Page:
Anna is a waitress, living on a shoestring, and estranged from her family for their own protection. Attacked on a date, she is now the lowest, and most abused, member of the larger of the two Chicago wolf packs.  But seeing the news report of the death of a young teen, whom she last saw drugged in a silver cage, Anna dares to break rank & call the Marrok, the Alpha of all the Alphas to bring justice to the dead.  Thus taking the first step into becoming what her dual nature demands her to be.

This is book one of the “Alpha and Omega” series, which exists in the same world as Patricia Briggs “Mercedes Thompson” series.  A world almost just like ours, but where things that go bump in the night really exist.

Based on the above, would you want to read this? Why or why not? Drop me a line and let me know.

Happy Reading folks.

 

 

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Book Review: Turnabout


A surprise posting today for all of you. Another “tuesday” book review. 

This week we have another young adult book. Turnabout

Margaret Peterson Haddix

Simon & Schuster, 2000

 

“April 21, 2085

My sixteenth birthday. Sad, sad day. What I mind most-what I’ve dreaded most-is losing my license. I could still pass for being older for at least another year or two, but the agency won’t let me.  Against the rules , they say. We know best, they say. How can they be so sure  when this is all new territory?”

What if you were given the chance to be younger and live another life? What if you didn’t remember agreeing to do this? What happens when you keep getting younger?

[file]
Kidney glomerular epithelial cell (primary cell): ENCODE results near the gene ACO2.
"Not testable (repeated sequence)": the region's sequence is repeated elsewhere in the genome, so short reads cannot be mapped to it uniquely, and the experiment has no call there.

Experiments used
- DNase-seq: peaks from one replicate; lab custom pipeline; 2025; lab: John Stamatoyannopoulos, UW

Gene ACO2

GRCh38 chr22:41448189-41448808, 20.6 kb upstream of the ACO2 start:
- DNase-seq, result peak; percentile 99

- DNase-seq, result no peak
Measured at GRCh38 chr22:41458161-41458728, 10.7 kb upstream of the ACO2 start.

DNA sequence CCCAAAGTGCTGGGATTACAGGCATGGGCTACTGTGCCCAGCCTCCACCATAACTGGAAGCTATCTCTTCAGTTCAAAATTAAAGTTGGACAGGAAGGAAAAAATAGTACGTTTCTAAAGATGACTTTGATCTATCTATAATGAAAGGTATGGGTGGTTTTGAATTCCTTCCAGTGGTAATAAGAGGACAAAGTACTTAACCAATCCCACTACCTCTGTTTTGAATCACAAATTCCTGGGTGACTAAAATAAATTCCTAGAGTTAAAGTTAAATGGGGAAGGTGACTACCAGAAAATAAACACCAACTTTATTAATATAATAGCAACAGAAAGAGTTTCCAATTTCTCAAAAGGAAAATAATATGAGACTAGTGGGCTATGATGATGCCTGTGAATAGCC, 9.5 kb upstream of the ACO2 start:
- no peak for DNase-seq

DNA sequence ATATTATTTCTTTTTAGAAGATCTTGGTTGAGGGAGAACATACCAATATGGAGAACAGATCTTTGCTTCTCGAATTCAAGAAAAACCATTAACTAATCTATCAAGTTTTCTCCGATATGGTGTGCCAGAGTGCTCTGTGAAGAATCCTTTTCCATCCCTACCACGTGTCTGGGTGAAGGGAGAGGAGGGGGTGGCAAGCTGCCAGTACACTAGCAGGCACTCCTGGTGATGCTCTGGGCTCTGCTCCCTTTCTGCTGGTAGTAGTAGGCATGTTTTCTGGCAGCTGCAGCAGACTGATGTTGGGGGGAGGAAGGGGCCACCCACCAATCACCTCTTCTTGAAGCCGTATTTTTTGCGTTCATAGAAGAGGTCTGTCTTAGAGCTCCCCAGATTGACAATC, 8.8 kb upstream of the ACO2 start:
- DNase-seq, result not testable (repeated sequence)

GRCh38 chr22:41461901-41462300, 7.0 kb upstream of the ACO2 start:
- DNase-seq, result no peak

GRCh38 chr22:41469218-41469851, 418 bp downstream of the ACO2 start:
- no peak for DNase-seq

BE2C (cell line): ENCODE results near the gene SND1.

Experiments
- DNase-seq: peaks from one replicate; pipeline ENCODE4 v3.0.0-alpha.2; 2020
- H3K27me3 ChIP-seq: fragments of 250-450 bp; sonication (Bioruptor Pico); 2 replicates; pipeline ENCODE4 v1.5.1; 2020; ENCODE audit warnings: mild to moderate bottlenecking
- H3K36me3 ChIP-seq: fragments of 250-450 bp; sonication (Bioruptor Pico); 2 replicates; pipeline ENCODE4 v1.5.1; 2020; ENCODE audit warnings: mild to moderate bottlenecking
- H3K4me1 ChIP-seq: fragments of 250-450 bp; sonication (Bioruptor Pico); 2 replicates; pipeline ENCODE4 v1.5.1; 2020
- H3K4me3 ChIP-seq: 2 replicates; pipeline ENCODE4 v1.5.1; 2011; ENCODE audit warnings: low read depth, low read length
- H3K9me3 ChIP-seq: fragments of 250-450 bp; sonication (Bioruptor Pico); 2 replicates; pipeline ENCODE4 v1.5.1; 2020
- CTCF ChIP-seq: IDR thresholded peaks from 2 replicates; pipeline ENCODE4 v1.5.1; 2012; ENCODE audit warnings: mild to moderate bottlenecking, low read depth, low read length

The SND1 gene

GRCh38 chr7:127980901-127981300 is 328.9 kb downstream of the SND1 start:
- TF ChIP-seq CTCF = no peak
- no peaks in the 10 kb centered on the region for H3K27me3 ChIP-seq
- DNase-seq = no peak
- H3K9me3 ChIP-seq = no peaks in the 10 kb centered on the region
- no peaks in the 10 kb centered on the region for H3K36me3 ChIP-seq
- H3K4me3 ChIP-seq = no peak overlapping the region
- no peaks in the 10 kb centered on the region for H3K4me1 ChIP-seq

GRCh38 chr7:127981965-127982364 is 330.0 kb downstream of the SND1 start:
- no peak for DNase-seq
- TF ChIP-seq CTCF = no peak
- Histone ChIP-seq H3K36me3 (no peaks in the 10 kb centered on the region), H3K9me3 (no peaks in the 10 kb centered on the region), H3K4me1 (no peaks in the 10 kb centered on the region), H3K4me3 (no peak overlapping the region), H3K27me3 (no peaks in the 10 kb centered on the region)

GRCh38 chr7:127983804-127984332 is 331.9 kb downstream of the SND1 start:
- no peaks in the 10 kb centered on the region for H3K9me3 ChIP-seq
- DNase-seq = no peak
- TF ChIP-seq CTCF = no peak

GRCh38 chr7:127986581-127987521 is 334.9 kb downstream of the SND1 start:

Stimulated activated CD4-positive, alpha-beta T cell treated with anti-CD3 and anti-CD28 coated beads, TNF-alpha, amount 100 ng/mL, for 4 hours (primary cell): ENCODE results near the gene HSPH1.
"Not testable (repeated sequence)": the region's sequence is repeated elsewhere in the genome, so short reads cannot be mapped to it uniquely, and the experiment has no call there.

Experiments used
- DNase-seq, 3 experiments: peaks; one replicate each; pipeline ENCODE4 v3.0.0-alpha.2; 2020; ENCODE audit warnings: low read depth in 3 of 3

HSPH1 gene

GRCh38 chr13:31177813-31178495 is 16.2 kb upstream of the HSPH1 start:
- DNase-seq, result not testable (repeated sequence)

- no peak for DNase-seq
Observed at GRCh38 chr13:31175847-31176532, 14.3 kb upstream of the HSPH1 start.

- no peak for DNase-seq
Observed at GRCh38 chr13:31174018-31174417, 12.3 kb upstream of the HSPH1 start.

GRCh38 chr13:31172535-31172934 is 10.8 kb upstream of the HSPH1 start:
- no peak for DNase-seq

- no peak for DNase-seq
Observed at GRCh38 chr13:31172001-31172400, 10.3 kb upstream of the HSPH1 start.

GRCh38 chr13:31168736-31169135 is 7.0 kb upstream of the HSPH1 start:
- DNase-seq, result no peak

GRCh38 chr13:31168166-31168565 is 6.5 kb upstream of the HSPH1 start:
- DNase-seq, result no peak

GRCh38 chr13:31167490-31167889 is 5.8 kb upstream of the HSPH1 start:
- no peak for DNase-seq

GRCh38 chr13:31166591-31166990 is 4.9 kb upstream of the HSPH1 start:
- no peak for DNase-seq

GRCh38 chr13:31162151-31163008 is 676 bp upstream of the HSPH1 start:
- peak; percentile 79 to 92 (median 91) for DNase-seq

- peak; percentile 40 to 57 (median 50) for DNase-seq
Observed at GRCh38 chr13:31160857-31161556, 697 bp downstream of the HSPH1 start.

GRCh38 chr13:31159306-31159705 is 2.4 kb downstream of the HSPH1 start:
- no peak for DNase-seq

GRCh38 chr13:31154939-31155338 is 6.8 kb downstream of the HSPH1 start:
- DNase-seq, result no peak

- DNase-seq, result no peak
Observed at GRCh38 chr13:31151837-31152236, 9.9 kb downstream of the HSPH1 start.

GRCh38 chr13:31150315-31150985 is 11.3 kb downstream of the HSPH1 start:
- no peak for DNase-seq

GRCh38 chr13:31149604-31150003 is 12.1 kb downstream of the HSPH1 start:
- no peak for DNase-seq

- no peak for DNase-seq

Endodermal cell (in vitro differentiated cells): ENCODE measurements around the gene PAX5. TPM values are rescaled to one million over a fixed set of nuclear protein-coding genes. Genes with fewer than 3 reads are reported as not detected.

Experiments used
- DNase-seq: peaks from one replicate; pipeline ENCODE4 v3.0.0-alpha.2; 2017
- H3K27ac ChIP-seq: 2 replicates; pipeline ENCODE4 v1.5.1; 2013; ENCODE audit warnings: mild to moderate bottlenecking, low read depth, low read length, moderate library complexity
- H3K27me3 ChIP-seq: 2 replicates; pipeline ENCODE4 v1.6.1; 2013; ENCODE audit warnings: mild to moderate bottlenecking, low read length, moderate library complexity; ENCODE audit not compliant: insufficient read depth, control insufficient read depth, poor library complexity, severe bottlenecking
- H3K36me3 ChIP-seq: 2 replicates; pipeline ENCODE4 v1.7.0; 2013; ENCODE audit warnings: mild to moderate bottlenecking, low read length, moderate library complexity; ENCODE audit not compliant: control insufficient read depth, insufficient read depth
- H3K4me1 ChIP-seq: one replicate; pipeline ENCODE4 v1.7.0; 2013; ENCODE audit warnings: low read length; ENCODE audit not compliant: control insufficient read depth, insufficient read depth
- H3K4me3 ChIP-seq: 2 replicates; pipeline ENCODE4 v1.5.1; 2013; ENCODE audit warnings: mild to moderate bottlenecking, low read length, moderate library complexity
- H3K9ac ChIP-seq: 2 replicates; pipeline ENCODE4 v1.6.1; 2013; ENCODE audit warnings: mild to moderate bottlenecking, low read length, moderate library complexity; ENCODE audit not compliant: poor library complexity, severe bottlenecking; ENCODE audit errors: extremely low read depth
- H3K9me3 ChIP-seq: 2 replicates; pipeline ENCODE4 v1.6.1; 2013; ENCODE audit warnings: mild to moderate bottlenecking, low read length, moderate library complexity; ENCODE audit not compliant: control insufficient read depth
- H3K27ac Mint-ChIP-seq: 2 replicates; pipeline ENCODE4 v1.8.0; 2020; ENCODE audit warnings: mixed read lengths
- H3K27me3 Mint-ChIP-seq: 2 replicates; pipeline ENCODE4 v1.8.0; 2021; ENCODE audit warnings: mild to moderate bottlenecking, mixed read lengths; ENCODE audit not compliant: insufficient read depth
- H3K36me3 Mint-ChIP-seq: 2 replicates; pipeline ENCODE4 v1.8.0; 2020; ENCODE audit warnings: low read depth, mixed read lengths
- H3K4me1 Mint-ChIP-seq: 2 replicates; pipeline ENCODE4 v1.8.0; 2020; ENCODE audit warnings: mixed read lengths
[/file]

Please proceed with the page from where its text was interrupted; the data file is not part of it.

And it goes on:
In this novel we get to experience the hidden issues in de-aging and how things constantly change.  Haddix has created a world where two friends will be friends until the end, which may be another beginning to them and the strange way they exist in the world.

 

Would you want to read this?  Let me know.

Happy Reading.

 

 

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First Chapter First Paragraph Tuesdays: Dragon’s Bait

Once again it is time for First Chapter First Paragraph Tuesday Intros hosted by Yvonne @ Socrates Book Reviews  As per the instructions , the following is my entry for a good “new” read. 

Dragon’s Bait

Vivian Vande Velde

Magic Carpet Books, 1992

“The day Alys was accused of being a witch started out like any other. She woke to the gray light of dawn and to the sound of her father coughing. Did he sound any better than he had the morning before? Yes, she told herself–just a little bit, but definitely better. And though she thought that every morning since late winter when he’d been so sick she’d been afraid he’d die, and though here it was with the wheat already harvested and the leaves beginning to turn, and he still too frail to run the tin shop by himself- that did nothing to lessen her conviction, He definitely sounded better. “